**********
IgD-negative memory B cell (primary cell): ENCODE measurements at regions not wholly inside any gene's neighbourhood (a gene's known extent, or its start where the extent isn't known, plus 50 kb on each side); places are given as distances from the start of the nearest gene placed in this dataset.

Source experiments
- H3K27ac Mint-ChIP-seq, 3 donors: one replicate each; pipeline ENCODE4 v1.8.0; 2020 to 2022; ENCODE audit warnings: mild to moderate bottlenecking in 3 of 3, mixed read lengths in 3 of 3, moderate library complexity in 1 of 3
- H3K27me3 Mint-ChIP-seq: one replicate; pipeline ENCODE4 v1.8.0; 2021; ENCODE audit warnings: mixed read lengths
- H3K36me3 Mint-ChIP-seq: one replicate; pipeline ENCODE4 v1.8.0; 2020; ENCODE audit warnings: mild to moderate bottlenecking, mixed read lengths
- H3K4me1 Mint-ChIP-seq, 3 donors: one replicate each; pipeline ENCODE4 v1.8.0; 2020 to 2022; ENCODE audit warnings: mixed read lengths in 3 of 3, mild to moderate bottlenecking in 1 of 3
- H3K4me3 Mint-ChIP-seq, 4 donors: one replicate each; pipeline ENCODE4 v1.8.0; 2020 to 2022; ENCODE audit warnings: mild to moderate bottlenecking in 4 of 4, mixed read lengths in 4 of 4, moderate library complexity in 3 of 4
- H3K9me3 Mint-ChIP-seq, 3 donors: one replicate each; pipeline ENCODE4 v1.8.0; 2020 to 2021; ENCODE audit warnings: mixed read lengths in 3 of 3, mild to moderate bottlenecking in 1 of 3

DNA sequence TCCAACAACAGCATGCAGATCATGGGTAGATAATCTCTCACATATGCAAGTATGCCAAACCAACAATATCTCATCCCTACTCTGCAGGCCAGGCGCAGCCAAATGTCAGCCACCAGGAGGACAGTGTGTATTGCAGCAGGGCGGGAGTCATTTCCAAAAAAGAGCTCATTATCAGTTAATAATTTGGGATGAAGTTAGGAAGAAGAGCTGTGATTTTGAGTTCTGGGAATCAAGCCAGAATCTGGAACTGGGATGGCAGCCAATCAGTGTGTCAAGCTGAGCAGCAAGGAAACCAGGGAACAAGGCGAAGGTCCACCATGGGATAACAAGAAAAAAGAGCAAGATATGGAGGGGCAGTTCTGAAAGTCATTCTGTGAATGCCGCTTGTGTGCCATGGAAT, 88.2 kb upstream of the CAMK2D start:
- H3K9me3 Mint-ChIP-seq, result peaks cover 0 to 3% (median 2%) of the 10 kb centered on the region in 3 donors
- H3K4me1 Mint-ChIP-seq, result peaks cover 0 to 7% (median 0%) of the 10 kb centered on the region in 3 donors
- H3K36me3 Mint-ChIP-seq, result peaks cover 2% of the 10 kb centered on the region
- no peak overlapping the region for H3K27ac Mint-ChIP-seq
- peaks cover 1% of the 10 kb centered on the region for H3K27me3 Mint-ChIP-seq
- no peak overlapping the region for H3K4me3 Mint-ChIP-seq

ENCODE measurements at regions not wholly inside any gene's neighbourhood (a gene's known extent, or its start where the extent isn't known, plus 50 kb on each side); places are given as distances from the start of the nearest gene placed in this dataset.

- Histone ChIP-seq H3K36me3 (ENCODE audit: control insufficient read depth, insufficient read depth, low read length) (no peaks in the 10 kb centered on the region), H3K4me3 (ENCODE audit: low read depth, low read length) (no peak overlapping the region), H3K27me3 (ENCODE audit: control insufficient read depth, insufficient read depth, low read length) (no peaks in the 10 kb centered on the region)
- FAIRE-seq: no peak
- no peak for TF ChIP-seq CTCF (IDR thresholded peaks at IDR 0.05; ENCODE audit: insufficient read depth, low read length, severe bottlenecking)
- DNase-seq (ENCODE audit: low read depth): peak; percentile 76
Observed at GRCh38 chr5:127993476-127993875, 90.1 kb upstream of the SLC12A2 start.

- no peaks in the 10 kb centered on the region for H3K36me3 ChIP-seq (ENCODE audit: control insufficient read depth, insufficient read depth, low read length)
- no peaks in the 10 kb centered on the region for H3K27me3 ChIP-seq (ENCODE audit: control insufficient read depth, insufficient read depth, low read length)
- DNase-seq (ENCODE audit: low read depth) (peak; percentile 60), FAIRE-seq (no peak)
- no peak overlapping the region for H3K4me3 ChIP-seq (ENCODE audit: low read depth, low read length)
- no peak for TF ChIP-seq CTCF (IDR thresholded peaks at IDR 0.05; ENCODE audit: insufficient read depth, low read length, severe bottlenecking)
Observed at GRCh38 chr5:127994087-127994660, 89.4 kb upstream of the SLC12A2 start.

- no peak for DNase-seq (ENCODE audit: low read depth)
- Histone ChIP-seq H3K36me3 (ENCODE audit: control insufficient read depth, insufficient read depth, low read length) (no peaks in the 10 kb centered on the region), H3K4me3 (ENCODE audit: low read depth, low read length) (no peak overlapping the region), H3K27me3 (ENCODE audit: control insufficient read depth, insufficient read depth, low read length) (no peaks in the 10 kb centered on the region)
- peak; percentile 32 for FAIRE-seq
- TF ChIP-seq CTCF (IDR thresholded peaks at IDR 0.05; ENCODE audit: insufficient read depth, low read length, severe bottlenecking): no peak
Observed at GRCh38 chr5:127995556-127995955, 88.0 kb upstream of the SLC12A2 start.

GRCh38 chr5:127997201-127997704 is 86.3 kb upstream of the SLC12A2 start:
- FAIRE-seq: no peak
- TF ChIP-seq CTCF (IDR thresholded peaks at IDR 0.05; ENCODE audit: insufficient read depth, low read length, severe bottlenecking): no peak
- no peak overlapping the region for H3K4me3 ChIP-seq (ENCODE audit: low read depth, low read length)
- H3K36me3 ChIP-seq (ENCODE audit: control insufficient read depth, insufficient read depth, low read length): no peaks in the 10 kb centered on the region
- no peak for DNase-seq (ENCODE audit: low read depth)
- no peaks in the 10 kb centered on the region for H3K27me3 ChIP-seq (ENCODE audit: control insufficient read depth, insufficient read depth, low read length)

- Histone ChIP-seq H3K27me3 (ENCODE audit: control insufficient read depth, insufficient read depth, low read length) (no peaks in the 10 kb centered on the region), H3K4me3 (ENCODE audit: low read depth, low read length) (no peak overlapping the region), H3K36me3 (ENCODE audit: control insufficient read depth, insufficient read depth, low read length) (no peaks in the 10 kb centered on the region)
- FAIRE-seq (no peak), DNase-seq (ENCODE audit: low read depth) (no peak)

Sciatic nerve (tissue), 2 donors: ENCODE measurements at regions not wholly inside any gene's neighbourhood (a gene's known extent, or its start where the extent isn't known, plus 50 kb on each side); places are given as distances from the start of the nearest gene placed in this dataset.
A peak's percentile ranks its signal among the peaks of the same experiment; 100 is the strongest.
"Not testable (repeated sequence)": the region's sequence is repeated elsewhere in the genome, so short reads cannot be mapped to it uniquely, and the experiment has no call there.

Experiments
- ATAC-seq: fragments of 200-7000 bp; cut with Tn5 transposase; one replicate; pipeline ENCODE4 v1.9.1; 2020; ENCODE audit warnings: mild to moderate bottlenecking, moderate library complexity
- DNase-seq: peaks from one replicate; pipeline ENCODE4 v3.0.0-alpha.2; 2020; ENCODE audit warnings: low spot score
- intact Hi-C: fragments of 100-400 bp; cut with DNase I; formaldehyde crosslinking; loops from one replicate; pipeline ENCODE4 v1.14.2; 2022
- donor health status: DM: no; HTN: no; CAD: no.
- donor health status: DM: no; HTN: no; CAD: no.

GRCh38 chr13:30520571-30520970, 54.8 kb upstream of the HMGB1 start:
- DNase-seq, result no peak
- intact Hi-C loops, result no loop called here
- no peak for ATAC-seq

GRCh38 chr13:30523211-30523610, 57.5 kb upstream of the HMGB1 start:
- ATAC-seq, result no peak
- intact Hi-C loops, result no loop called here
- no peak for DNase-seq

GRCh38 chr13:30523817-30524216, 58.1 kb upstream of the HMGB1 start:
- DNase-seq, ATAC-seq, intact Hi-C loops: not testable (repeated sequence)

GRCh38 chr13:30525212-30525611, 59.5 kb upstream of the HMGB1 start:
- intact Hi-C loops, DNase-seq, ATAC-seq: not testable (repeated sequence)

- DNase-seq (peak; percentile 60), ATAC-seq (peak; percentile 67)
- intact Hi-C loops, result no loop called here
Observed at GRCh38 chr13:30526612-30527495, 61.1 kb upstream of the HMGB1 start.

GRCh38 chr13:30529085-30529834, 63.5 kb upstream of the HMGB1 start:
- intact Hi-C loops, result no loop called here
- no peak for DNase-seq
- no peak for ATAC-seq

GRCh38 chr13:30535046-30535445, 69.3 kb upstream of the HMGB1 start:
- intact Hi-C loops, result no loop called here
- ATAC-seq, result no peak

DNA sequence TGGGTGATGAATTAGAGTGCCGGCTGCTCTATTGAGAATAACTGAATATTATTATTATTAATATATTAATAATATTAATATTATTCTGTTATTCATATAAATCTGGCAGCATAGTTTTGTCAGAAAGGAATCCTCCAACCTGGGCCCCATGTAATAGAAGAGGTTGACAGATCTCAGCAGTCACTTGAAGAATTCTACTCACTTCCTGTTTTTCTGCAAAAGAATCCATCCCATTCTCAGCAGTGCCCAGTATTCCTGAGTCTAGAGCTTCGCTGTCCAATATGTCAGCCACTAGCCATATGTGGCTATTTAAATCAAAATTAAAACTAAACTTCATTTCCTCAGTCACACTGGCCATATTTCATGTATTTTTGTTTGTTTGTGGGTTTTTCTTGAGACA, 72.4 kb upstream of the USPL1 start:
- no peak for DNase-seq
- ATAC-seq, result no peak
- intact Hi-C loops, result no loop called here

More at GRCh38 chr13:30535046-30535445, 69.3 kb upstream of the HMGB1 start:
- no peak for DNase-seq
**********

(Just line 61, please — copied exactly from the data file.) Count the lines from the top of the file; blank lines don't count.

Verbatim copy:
GRCh38 chr13:30525212-30525611, 59.5 kb upstream of the HMGB1 start: